Facing revolt from two corners of their rank and file, House Democratic leaders are punting on a campaign finance measure so they can continue making changes aimed at building support. The eruptions from members of the Congressional Black Caucus and the fiscally conservative Blue Dog Coalition came after a leadership-authored tweak to the package exempted the National Rifle Association from new disclosure requirements, prompting heated protests from an array of business groups and left-leaning nonprofits.Speaker Nancy Pelosi (D-Calif.) and her team huddled late Thursday afternoon with the CBC and, later, with the Blue Dogs to try to work through their concerns. But participants in both meetings said they broke without resolution. The package, called the DISCLOSE Act, would roll back the Supreme Courts split decision in Citizens United v. Federal Election Commission that lifted political spending limits on corporations and unions. The bill would bulk up disclosure, political coordination and disclaimer requirements, and it would impose new limits on political involvement by government contractors and foreign governments.It has become a top priority for Pelosi, and leadership aides described her as angry about the latest holdups. The top House Democrat played down the complications at her weekly media briefing and projected confidence about its prospects. Its fundamental to our democracy, she said. We will pass it.But the majority postponed a Rules Committee markup of the bill that had been set for Thursday afternoon, then canceled it, before scotching Friday votes altogether. The problems started when leaders realized the NRAs opposition would imperil the bill. They decided last week that a proposed fix from Rep. Heath Shuler (D-N.C.) that exempted all 501(c)(4) organizations the section of the tax code under which the gun lobby is organized went too far. In an attempt to narrow Shulers amendment, they crafted a tightly qualified exemption for any groups that have more than 1 million members spread across all 50 states and that receive no more than 15 percent of their funding from corporate or union sources. The problem with that fix was that no other group besides the NRA appeared to meet the standard, and other affected groups across the ideological spectrum cried foul. They refused to relent after leaders announced on Thursday their intention to lower the exemptions membership threshold to 500,000.CBC members, many of whom hail from urban areas plagued by gun violence, balked at voting for a bill tailored to protect the gun lobby. Rep. Donna Edwards (D-Md.) said she and her colleagues were trying to develop a new strategy for dealing with affected groups, so you apply across the board in a more even-handed way the treatment of these organizations and entities.The Blue Dogs, meanwhile, were focused on Senate prospects for a bill that has drawn intense criticism from business groups, including the U.S. Chamber of Commerce. With many Blue Dogs facing tough re-election battles, the group wants to avoid a vote that would antagonize the business community if the bill is only going to stall in the Senate.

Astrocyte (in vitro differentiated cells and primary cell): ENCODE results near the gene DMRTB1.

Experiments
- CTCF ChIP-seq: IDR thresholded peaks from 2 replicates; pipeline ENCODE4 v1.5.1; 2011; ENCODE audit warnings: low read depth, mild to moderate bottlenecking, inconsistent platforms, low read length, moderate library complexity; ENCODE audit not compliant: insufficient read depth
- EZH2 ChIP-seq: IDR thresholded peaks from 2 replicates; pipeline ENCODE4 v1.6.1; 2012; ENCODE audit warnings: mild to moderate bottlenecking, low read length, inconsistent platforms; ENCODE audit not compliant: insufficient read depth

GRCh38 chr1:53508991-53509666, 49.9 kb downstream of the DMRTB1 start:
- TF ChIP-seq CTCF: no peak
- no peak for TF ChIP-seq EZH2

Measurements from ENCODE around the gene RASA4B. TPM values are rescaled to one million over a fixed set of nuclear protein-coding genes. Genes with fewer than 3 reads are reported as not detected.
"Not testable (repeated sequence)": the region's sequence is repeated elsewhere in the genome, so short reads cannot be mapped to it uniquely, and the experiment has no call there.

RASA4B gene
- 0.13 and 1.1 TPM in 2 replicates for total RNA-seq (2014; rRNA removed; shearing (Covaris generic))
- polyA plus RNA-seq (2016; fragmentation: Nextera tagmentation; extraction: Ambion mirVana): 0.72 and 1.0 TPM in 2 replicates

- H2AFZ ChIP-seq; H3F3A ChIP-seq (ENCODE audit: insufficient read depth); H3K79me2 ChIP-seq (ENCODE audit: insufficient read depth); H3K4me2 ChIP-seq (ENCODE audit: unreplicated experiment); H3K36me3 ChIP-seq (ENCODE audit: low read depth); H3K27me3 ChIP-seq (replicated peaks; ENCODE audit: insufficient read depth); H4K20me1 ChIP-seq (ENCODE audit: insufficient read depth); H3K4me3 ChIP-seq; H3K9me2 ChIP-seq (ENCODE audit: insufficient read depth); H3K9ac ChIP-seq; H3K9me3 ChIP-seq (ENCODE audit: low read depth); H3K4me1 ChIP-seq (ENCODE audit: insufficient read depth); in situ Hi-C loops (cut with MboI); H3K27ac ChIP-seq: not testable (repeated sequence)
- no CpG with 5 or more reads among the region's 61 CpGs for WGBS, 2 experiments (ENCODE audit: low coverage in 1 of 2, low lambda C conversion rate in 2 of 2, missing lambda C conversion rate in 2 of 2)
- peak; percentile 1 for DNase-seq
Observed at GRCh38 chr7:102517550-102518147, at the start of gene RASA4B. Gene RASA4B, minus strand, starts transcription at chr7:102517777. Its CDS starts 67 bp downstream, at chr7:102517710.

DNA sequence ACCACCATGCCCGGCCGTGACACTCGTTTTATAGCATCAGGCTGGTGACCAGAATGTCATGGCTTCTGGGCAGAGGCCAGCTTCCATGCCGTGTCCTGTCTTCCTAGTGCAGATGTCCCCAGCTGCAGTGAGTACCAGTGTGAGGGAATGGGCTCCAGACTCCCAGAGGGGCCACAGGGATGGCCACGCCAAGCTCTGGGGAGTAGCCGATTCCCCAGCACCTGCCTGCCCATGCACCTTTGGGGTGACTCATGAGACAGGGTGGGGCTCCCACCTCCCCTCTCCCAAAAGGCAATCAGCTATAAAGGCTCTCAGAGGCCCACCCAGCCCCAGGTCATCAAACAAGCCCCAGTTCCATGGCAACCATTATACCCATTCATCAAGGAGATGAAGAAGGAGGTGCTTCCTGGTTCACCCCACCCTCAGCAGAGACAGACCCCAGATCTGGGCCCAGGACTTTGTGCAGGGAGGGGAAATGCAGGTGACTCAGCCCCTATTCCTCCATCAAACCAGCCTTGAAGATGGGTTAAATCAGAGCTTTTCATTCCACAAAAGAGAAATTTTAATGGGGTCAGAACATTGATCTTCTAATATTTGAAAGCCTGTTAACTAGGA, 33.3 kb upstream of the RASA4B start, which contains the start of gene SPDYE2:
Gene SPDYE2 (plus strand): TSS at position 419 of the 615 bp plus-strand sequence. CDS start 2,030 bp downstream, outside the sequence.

On January 3, Sen. Kirsten Gillibrand, D-N.Y., raises her right hand as her son Henry messes up her hair while Vice President Joseph R. Biden Jr., delivers the ceremonial swearing-in in the Old Senate Chamber. Gillibrand's other son Theodore, lower right, looks on.
Each year since 1990, CQ Roll Call has reviewed the financial disclosures of all 541 senators, representatives and delegates to determine the 50 richest members of Congress. This year's report, derived from forms covering the calendar year 2012, shows it took a net worth of $6.67 million to crack the exclusive club.